The Romanian Parliament approved changes to the criminal code in unusually swift fashion this week, overhauling abuse-of-power legislation that critics say will have damaging and long-lasting effects on the rule of law in the country, a New York Times comment posted on July 5 reads.
(…) The legislative change comes a little more than a year after the passage of an emergency ordinance that effectively decriminalized low-level corruption, drawing the largest protests in Romania since the fall of Communism in 1989. The government backed down to public pressure then, but it has continued to pursue policies that would rein in the powers of the courts and prosecutors by other means.
Under the new laws, prosecutors would need to prove that defendants abused power for their own benefit, or for that of a close relative. In addition, any case involving less than the equivalent of $475, the minimum monthly wage, would be exempt from criminal prosecution; maximum jail sentences for abuse of office would be lowered to five years from seven; and convicts older than 60 would serve only one-third of their sentences.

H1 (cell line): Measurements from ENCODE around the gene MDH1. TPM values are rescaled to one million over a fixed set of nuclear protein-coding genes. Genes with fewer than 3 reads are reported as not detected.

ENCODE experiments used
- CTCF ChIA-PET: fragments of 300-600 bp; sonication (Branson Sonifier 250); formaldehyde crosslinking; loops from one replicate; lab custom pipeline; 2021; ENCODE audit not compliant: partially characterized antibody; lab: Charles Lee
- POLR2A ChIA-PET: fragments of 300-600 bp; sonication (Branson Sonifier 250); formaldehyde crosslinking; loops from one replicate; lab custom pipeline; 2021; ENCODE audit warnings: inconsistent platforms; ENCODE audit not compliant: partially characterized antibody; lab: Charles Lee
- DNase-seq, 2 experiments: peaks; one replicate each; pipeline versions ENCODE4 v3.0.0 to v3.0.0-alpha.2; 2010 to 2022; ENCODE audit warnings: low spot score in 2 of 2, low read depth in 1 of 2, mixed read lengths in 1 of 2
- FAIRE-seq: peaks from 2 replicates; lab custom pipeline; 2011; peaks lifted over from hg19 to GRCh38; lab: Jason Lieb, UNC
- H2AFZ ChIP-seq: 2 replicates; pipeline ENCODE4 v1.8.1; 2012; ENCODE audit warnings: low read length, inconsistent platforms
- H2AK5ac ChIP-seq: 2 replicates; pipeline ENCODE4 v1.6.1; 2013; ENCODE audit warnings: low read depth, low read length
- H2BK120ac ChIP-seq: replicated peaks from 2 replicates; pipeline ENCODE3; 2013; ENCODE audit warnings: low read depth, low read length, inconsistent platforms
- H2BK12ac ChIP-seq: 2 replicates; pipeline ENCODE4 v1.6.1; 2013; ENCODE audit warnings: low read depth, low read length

Hundreds of abuse-of-office cases, some involving high-ranking politicians, are making their way through Romania’s courts, and they would most likely be affected by the new measures. They could have immediate implications for one case in particular: that of Liviu Dragnea, the leader of the governing Social Democratic Party, and the speaker of the lower house of Parliament.
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